I joined my husband on a return visit to Hangzhou, China where he came to work with colleagues at Zhejiang University. On our first visit, we had the opportunity to experience much of what makes Hangzhou a highly desired tourist destination. However, our time did not allow for a visit to either the China National Tea Museum or Longjing Village. On this visit we wanted to go to both places.
Haofei Zhou, a student from Zhejiang University, who was our translator and guide, and a taxi to drive us made this possible. It was a Monday and, to our dismay, we found the museum was closed. Longjing Village was about three miles up the mountain so we continued until we reached the highest part of the village near Lion Peak (the highest) and Dragon Well.
Stepping out of the cab, we were greeted by Yindi Wong bucket in hand, which she gave to Haofei, who dropped it into the ancient well (about 1000 years old) and brought it up filled with water with which we washed our hands.
Then we were ushered into Yindi’s home, looked at the entry area and taken to a back room, where we were shown the baskets that her family uses to gather and dry the tea. Her family has lived in this house and has been gathering and selling tea for many generations. The Dragon Well tea plants are in the Camellia plant family (Camellia sinensis). Tea cultivation is a labor-intensive business, as all picking is done by hand so that the young leaves are not damaged.
The term "Lung Ching" or "Lungching" means "Dragon Well," which takes its name from the beneficent dragon that was said to live in local wells. An ancient Chinese legend tells of a severe drought during which a local Taoist monk summoned a lucky dragon. The monk prayed to the lucky dragon and the dragon created the rain that saved the crops. Today the name "Imperial Dragonwell" is used to indicate the use of only the finest young tea leaves.
Seated in the room where the tea was prepared and served seemed almost spiritual. A gentle slightly cool breeze came through the open window from which there was a view of the entire valley below. We were told that the tea is gathered and dried three times during 21 days in March and it is the second gathering that yields leaves that are uniform in size and most desirable. I asked how she makes her living and she said that visitors taste her tea and purchase it. She also has many regular customers mostly from all over China who are regular customers and phone her or write to her and she mails them tea. She does not have a computer.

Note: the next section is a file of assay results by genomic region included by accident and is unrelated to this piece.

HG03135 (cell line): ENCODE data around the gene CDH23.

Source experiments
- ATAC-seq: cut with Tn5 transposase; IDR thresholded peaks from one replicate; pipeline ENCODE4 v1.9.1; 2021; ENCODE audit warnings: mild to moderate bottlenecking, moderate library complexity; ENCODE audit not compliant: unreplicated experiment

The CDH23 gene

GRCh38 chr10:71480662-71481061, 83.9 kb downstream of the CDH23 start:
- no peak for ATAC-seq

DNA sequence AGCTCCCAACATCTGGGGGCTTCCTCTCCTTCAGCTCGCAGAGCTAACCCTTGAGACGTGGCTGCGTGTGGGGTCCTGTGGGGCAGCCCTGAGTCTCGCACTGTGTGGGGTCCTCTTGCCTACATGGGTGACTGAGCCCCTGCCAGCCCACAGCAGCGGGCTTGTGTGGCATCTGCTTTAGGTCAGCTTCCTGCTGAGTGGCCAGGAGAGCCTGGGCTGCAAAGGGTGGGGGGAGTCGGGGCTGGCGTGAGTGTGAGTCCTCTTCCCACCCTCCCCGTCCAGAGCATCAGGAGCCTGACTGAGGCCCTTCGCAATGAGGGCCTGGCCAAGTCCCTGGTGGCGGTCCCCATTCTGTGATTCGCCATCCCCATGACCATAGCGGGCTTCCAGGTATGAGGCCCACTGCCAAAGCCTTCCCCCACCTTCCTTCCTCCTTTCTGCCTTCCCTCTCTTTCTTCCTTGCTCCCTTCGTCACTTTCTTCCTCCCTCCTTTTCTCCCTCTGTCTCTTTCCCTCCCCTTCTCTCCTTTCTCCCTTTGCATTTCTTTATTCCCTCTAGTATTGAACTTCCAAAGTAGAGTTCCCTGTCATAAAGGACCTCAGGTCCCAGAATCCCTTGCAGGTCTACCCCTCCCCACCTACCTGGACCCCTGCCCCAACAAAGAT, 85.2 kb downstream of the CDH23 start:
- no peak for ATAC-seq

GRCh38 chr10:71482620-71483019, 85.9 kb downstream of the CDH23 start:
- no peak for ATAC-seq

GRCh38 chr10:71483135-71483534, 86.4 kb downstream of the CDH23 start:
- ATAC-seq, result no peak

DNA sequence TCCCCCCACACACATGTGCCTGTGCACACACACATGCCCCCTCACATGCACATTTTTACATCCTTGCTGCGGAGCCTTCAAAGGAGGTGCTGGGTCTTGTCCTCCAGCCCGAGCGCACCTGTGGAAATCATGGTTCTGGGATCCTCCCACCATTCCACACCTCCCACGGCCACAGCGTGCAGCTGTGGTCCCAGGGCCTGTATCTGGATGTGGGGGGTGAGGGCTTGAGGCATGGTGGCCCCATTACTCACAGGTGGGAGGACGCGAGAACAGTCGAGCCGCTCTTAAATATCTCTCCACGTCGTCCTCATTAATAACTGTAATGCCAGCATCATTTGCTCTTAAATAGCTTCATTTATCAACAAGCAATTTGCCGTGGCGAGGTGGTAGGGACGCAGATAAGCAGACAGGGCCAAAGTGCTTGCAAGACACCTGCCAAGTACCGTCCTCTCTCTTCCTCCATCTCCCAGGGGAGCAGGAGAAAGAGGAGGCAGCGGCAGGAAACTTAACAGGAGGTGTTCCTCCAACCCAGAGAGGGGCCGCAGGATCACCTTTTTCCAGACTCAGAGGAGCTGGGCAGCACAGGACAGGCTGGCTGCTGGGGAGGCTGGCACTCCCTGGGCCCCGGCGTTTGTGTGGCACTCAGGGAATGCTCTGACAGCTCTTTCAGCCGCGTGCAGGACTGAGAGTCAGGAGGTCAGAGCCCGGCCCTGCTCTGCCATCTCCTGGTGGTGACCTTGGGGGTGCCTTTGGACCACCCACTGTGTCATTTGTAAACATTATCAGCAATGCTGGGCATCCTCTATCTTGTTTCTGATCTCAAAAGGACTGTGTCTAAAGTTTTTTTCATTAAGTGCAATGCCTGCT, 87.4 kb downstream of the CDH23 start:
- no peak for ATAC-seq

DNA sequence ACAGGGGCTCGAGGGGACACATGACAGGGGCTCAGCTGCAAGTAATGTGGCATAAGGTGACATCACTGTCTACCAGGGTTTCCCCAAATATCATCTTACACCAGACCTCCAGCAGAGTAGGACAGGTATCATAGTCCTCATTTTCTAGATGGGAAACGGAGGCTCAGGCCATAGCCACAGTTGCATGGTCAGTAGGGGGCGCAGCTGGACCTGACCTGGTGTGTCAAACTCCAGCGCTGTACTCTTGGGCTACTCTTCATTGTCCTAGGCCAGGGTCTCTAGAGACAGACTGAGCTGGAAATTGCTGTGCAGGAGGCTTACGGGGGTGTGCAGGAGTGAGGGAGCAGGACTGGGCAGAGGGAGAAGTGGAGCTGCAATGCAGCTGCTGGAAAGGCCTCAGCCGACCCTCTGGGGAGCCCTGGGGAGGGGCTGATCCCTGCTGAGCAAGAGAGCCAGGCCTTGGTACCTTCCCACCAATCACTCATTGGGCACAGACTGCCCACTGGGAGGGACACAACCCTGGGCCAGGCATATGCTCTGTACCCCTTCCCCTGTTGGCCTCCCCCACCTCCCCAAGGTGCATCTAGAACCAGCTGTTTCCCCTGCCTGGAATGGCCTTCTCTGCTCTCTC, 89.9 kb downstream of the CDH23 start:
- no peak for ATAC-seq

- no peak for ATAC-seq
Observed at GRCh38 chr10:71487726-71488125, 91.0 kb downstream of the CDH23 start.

At this point we were “introduced” to the tea. There are four steps in preparing tea. Using glass for the tea preparation is very important in order to observe the leaves. The water is brought to a temperature just below boiling and a small amount is poured over the tealeaves and drained off. This is washing the tea (1). Next it is important to smell the leaves. (2) The cup is then filled with hot water and the leaves sink to the bottom. If the tea is very good the leaves turn upside down. Then only half of the tea is drunk. (3) The glass or cup is refilled and again only half of the tea is drunk three more times. (4) This tea is very good for one’s health, we were told. In fact, a Google search of “green tea” yields pages of references to current research being done worldwide attempting to demonstrate the medicinal value of green tea.
Nicole Allard notes that green tea has been around for hundreds of centuries, dating back in Chinese literature as far as 5,000 years ago. Based on some Chinese legends, stories and some literature it dates back to 2737 BC. Many stories that tell how green tea was first recognized, including: A man known as Shien Non Shei found the tea plant and tasted a leaf from it. He thought it tasted fantastic, and decided to mix it with water to make a drink out of it. He also thought that the plant had medicinal properties, and the Emperor, Shen Nung, came upon the tea when a leaf from the plant fell into a cup of hot water he was drinking at the time.
From Wikipedia: According to the legend, Kangxi's grandson Qianlong visited West Lake during one of his famous holidays. He went to the Hu Gong Temple under the Lion Peak Mountain (Shi Feng Shan) (highest mountain peak) and was presented with a cup of Longjing tea. In front of the Hu Gong Temple were 18 tea bushes. Emperor Qianlong was so impressed by the Longjing tea produced here that he conferred these 18-tea bushes special imperial status. The trees are still living and the tea they produce is auctioned annually for more money per gram than gold.
China Travel Home Page in an article by Kevin Hulsey, states: In ancient China the "Imperial Dragonwell tea" was picked for the Emperor by young virgins, who used gold scissors to cut only the first leaf, which was placed into a golden basket. Legend has it that the young virgin tea-pickers also used only their teeth to pluck the youngest leaves.
China Travel Guide says: It is the Dragon Well Tea, world famous for its "four wonders" - emerald green color, aromatic flavor, sweet taste and beautiful appearance. Because of its nutritional value and extraordinary effect on people's health, it is highly valued by both the domestic and foreign markets.
We could not resist purchasing the tea. My husband, who had not been feeling well, noted an immediate healing effect after drinking the tea. It was delicious but very expensive. Keeping the tea in the refrigerator will make it last for up to two years.
A visit to taste Dragon Well Tea is a wonderful and memorable experience.
To order tea from Yindi Wong phone: 0571-87999259
Hangzhou Travel Guide states:
Ticket Fee: CNY 35
Opening Hours :08:00am--17:00pm
Traffic: Can be reached by the bus No.27 or Tourist bus No.3 to get to the Dragon Well Tea Plantation.
DCT Tips: Recommended time for a visit: one and half hour.
Photos: Leon Keer